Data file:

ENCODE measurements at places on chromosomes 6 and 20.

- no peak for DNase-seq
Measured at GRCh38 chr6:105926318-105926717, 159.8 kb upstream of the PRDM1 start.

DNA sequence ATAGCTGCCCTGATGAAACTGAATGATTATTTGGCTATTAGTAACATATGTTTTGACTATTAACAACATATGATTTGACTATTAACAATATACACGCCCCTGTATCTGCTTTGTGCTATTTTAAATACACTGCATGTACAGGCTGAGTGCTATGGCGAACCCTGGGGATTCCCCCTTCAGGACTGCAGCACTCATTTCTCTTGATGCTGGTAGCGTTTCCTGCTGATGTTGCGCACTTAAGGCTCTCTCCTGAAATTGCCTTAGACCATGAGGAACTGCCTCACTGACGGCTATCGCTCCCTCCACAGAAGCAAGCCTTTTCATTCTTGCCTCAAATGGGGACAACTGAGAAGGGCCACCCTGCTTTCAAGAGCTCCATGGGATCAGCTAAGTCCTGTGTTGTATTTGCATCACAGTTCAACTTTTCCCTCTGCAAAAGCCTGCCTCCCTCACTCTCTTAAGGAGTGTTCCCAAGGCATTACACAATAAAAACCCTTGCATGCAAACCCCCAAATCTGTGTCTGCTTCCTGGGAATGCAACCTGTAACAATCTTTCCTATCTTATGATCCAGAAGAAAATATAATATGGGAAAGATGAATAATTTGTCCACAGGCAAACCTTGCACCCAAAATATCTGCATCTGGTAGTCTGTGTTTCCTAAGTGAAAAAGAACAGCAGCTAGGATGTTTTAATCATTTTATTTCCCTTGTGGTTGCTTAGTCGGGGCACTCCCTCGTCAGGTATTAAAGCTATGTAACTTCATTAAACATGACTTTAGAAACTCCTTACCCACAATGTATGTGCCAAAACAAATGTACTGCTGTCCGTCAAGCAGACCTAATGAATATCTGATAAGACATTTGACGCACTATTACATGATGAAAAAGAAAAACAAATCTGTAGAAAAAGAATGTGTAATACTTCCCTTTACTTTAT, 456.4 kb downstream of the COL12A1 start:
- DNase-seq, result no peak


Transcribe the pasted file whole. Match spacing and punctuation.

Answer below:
ENCODE measurements at places on chromosomes 6 and 20.

- no peak for DNase-seq
Measured at GRCh38 chr6:105926318-105926717, 159.8 kb upstream of the PRDM1 start.

DNA sequence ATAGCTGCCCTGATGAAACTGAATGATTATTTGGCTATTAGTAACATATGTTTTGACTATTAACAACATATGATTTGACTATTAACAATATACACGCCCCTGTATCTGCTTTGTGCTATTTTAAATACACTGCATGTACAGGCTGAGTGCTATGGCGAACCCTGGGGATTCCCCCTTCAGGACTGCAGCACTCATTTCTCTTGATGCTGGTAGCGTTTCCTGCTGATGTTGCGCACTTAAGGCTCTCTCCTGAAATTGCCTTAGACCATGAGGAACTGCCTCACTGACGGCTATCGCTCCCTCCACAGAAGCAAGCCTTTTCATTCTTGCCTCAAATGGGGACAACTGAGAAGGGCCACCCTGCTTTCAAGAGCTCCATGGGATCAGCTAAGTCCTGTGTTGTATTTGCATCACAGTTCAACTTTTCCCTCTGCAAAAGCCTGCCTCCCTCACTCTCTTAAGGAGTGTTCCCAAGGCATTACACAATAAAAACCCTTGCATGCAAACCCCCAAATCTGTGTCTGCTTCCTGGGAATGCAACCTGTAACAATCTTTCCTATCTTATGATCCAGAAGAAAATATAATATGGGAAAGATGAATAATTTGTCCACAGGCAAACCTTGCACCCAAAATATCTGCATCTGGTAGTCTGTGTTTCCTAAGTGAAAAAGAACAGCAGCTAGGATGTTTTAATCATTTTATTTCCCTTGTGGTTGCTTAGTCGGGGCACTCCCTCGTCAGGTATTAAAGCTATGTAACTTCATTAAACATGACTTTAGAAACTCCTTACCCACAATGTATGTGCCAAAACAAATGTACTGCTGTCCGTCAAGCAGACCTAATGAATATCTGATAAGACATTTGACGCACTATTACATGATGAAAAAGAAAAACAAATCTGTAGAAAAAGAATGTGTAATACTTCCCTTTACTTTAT, 456.4 kb downstream of the COL12A1 start:
- DNase-seq, result no peak